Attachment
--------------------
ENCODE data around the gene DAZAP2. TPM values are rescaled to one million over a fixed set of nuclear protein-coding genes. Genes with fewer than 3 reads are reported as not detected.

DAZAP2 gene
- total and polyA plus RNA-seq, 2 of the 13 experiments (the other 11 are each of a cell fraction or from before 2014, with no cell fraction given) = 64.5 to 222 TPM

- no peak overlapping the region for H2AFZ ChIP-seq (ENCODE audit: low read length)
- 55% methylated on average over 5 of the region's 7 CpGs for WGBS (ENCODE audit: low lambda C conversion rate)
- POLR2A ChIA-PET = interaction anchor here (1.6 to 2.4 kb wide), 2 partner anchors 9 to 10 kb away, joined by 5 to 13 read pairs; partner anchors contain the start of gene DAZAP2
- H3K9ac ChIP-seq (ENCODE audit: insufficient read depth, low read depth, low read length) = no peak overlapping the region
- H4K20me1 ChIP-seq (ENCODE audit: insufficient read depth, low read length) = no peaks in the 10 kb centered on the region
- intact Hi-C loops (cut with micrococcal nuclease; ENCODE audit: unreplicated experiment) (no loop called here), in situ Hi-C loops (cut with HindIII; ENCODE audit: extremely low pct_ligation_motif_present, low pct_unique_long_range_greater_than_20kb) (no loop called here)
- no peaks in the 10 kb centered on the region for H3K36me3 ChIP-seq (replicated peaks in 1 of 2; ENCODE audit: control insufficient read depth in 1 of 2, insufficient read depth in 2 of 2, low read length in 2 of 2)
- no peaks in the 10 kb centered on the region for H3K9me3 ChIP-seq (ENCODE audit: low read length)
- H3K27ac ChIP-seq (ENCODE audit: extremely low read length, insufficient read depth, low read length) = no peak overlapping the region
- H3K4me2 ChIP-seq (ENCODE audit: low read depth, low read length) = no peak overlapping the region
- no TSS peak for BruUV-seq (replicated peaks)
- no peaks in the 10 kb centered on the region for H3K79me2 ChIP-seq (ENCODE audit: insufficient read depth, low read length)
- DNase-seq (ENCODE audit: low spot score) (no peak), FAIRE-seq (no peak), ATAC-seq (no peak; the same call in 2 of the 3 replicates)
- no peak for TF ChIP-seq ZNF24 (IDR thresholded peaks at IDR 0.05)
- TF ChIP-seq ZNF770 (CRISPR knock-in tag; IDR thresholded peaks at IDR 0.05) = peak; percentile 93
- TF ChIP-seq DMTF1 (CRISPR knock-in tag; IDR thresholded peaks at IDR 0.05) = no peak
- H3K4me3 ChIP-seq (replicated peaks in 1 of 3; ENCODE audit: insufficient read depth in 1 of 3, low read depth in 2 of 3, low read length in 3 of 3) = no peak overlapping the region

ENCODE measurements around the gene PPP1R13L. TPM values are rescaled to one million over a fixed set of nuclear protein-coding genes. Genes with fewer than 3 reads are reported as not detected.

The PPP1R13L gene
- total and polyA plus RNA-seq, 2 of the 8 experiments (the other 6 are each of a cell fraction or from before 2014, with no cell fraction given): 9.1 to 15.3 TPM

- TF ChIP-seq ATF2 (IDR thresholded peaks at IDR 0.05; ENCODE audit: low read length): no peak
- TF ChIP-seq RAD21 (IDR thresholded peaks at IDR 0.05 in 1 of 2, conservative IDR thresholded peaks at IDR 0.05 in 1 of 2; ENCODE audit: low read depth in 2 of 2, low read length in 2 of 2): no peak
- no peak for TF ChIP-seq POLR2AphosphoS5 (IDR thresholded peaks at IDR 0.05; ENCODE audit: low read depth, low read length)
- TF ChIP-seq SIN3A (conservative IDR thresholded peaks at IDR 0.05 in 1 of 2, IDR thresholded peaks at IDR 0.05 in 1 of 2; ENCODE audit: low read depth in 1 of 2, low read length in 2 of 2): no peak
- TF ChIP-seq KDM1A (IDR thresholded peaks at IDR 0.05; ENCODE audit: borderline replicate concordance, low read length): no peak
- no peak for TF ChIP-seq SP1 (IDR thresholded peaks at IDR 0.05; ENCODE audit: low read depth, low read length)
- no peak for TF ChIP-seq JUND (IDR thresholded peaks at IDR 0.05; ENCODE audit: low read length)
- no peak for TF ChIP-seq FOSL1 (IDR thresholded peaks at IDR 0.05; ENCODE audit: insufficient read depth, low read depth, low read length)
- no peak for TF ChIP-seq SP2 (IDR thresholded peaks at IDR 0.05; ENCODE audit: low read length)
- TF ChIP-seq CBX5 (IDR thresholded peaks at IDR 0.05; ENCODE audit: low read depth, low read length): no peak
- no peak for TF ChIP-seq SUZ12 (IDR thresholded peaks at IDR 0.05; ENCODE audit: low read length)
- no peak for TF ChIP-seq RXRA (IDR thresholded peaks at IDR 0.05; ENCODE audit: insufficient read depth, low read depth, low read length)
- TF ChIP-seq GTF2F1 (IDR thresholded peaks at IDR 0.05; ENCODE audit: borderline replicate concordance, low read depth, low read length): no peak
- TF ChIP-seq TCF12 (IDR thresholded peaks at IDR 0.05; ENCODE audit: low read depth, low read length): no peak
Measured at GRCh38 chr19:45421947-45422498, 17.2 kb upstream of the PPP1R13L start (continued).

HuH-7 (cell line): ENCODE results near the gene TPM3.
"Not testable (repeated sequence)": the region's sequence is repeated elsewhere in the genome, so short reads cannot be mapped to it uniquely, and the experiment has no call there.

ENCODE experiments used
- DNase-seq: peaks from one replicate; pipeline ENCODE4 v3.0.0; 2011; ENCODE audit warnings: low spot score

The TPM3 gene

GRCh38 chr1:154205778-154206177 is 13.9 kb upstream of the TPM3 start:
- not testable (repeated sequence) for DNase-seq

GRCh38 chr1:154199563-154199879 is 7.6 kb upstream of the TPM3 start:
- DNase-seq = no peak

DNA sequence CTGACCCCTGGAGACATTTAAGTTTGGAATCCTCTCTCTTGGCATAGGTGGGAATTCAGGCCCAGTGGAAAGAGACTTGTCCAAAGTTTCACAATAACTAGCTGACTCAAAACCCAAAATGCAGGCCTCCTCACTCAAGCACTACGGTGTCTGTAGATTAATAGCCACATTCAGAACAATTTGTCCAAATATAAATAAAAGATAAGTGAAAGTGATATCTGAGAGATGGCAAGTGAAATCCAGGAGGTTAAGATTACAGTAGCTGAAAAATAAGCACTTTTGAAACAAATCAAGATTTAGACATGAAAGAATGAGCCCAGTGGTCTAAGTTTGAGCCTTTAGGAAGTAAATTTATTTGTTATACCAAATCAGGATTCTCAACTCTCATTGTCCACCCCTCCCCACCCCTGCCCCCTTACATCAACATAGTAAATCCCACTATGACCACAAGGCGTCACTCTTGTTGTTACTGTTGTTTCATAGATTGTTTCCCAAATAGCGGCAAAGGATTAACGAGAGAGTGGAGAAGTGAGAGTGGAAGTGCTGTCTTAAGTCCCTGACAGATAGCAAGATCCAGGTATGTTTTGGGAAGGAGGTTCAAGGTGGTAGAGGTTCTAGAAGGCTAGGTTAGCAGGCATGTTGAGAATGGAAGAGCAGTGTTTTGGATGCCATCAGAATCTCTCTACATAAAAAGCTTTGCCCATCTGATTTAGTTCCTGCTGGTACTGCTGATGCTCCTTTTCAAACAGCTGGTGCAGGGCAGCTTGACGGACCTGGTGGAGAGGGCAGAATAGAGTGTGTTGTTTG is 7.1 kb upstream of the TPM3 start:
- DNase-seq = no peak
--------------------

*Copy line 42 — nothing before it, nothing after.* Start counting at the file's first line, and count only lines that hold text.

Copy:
- DNase-seq: peaks from one replicate; pipeline ENCODE4 v3.0.0; 2011; ENCODE audit warnings: low spot score